In week one, you became aware of the problem-solving model that we will use in this course. This week, think about a problem you are experiencing in your current job. If you are not experiencing a problem, it is fine to think about a prior problem. If you are unable to recall a problem, think about a problem from a prior job. Even if the problem (current or past) was resolved, think about what you would do now when using the problem-solving model used in this course.
I am sure that you will be able to think of a current or past problem from a job. If not, you can use a problem that a current business is experiencing. Should you decide to do this, you will act as a consultant for the company for future assignments related to your final paper.
Put a lot of thought into this, as you will work on this problem through the remainder of the course, culminating in your final paper that is due at the end of the course. For more information about the final paper, please review the instructions located under the Course Overview Module.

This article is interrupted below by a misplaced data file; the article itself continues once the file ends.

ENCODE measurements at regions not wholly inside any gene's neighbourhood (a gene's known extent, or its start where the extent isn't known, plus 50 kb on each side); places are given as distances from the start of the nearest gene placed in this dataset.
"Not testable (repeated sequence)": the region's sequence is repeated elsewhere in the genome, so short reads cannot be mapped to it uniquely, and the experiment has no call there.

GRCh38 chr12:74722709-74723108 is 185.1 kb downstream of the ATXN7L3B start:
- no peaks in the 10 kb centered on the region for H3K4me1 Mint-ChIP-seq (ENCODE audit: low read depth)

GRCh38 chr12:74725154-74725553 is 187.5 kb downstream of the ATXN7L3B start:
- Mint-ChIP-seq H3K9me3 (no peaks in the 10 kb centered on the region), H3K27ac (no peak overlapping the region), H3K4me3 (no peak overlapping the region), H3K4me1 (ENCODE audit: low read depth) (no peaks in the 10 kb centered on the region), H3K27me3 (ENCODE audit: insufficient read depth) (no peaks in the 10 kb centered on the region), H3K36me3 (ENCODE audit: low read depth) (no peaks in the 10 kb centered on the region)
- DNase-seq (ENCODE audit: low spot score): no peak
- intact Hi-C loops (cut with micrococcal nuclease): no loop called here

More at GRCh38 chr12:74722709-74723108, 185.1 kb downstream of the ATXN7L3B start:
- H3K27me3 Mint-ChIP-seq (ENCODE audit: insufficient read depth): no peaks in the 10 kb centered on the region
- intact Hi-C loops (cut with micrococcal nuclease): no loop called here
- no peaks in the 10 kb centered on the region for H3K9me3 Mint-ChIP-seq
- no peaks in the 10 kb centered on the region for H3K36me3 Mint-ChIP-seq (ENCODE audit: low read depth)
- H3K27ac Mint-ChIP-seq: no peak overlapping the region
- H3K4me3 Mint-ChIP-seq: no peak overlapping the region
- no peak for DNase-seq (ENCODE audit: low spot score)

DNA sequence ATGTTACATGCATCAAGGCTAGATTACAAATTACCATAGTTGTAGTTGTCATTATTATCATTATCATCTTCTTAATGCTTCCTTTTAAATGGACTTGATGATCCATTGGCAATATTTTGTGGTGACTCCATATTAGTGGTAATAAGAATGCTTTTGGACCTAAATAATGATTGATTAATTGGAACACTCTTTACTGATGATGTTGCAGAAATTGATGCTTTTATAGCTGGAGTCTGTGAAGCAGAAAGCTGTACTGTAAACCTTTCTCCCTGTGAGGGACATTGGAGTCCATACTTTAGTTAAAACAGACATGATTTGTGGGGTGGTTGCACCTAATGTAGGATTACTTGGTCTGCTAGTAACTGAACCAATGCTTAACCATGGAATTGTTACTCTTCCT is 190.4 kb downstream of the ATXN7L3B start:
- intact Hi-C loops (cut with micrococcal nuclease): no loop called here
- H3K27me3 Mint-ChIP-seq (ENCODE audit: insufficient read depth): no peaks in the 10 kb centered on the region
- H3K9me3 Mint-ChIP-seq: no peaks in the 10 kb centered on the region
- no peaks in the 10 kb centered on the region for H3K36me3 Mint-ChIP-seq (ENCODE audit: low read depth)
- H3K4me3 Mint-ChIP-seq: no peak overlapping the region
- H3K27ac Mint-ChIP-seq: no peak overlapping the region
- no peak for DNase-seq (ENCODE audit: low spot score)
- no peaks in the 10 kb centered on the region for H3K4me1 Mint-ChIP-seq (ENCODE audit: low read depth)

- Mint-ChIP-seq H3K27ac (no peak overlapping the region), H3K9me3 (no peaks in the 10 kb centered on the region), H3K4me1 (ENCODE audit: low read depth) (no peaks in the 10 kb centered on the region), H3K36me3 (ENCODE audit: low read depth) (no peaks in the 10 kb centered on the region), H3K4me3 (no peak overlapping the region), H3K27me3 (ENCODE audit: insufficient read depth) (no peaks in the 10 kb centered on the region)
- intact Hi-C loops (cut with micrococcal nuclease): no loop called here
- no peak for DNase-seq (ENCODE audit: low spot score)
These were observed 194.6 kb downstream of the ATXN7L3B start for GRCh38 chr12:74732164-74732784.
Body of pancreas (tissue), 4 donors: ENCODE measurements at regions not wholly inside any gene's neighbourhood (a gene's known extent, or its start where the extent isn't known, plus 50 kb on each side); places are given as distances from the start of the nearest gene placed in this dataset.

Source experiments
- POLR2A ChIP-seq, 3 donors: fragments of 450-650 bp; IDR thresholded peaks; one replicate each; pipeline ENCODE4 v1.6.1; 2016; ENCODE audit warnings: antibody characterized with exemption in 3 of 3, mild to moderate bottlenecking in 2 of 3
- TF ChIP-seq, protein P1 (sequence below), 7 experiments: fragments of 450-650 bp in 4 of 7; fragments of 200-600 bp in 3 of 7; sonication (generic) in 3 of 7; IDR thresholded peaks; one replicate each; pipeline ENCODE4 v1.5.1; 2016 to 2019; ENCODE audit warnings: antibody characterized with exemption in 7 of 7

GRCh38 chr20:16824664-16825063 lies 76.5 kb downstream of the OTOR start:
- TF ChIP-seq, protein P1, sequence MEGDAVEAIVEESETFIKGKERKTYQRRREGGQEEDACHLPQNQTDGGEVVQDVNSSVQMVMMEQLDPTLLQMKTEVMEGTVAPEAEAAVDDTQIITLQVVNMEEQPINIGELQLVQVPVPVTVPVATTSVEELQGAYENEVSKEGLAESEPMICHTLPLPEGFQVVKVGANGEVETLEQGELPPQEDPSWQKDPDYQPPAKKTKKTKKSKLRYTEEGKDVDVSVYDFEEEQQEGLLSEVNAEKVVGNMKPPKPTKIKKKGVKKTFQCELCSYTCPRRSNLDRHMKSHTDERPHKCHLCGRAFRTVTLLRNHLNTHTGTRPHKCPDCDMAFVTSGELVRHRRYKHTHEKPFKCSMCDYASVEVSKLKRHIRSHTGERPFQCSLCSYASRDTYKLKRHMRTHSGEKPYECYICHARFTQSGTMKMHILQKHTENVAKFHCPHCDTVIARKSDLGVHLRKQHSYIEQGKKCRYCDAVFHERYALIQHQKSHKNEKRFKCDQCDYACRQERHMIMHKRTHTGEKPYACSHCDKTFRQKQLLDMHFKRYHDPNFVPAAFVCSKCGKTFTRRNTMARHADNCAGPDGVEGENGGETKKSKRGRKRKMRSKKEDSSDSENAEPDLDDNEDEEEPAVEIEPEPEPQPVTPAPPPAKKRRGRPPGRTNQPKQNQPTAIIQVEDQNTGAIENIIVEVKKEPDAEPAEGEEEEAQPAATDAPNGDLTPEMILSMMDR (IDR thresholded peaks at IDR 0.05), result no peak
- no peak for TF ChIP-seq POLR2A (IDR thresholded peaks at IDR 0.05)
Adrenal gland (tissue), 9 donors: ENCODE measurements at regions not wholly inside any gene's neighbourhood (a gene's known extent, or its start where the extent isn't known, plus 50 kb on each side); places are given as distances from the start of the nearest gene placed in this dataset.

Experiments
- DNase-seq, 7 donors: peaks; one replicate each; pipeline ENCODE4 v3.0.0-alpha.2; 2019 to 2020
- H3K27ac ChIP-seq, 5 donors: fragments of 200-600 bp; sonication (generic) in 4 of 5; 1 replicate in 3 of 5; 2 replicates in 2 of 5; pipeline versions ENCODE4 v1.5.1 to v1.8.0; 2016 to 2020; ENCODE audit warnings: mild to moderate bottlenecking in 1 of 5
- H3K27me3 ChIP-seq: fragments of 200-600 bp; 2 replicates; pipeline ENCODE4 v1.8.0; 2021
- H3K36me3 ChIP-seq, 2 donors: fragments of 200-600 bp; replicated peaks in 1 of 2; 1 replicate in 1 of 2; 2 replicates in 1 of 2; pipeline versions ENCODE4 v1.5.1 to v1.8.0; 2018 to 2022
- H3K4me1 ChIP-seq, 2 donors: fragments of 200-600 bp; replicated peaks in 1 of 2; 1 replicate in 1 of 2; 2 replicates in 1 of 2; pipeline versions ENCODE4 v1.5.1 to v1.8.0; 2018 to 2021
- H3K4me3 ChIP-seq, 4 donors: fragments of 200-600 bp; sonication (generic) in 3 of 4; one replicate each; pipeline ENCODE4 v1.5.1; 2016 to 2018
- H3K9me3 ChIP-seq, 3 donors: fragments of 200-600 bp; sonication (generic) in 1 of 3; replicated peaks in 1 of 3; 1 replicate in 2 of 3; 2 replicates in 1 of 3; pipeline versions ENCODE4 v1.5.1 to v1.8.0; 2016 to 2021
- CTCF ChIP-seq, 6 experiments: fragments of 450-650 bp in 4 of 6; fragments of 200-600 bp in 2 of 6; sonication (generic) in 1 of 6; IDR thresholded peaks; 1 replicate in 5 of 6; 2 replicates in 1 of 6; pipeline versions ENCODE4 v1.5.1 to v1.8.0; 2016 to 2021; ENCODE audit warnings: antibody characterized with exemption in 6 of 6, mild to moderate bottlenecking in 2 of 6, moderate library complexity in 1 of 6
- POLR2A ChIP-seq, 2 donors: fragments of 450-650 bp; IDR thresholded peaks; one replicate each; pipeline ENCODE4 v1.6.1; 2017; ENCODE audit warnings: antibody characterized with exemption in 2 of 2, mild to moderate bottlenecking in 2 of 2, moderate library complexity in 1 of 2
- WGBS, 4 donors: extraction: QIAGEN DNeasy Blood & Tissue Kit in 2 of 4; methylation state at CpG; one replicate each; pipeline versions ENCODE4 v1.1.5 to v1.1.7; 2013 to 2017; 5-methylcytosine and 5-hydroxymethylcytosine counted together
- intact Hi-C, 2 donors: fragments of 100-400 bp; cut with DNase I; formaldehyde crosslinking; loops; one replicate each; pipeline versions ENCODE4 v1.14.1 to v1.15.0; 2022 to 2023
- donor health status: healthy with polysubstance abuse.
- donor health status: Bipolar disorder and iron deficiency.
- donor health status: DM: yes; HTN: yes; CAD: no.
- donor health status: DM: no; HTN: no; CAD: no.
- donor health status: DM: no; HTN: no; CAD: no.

After you decide on which problem you will focus on for your final paper, write a paragraph (at least five sentences) about why you chose this problem. This will serve as a draft for the introduction of your final paper.
Following that, draft a problem statement. This should not be wordy; instead, it should be brief. However, be sure to include all of the four required elements (refer to the section on problem statements in this week’s lecture). Your problem statement will also be included in your final paper.
Use one-inch margins and a standard font size (11-12).